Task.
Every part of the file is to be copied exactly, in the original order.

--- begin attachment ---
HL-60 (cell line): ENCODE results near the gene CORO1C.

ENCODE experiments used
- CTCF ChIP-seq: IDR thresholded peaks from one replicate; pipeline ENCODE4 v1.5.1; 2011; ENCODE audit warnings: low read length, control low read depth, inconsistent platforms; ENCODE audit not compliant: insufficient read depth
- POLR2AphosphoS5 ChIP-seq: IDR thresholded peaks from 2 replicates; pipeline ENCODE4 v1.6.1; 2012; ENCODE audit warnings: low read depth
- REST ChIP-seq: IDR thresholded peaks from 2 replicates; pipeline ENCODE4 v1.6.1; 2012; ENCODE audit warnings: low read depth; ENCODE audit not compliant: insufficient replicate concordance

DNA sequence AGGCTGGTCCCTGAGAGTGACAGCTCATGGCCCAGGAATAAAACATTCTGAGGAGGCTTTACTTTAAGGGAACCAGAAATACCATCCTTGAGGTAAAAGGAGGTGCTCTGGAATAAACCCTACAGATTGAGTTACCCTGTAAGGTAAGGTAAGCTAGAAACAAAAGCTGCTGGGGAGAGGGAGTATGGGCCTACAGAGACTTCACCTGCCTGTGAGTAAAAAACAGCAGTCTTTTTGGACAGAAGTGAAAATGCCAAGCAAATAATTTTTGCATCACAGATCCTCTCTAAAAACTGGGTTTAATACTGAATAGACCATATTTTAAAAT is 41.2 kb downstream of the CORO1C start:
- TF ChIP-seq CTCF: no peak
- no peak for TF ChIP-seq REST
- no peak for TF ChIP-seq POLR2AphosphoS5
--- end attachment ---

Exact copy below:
HL-60 (cell line): ENCODE results near the gene CORO1C.

ENCODE experiments used
- CTCF ChIP-seq: IDR thresholded peaks from one replicate; pipeline ENCODE4 v1.5.1; 2011; ENCODE audit warnings: low read length, control low read depth, inconsistent platforms; ENCODE audit not compliant: insufficient read depth
- POLR2AphosphoS5 ChIP-seq: IDR thresholded peaks from 2 replicates; pipeline ENCODE4 v1.6.1; 2012; ENCODE audit warnings: low read depth
- REST ChIP-seq: IDR thresholded peaks from 2 replicates; pipeline ENCODE4 v1.6.1; 2012; ENCODE audit warnings: low read depth; ENCODE audit not compliant: insufficient replicate concordance

DNA sequence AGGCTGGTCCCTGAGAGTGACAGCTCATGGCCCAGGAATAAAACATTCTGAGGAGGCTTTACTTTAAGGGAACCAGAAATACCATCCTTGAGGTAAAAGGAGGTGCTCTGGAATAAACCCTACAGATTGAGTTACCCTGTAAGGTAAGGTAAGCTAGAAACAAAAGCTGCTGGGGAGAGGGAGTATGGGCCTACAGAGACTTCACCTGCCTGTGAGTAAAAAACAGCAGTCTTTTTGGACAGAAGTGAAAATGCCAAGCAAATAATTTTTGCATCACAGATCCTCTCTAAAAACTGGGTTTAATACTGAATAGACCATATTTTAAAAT is 41.2 kb downstream of the CORO1C start:
- TF ChIP-seq CTCF: no peak
- no peak for TF ChIP-seq REST
- no peak for TF ChIP-seq POLR2AphosphoS5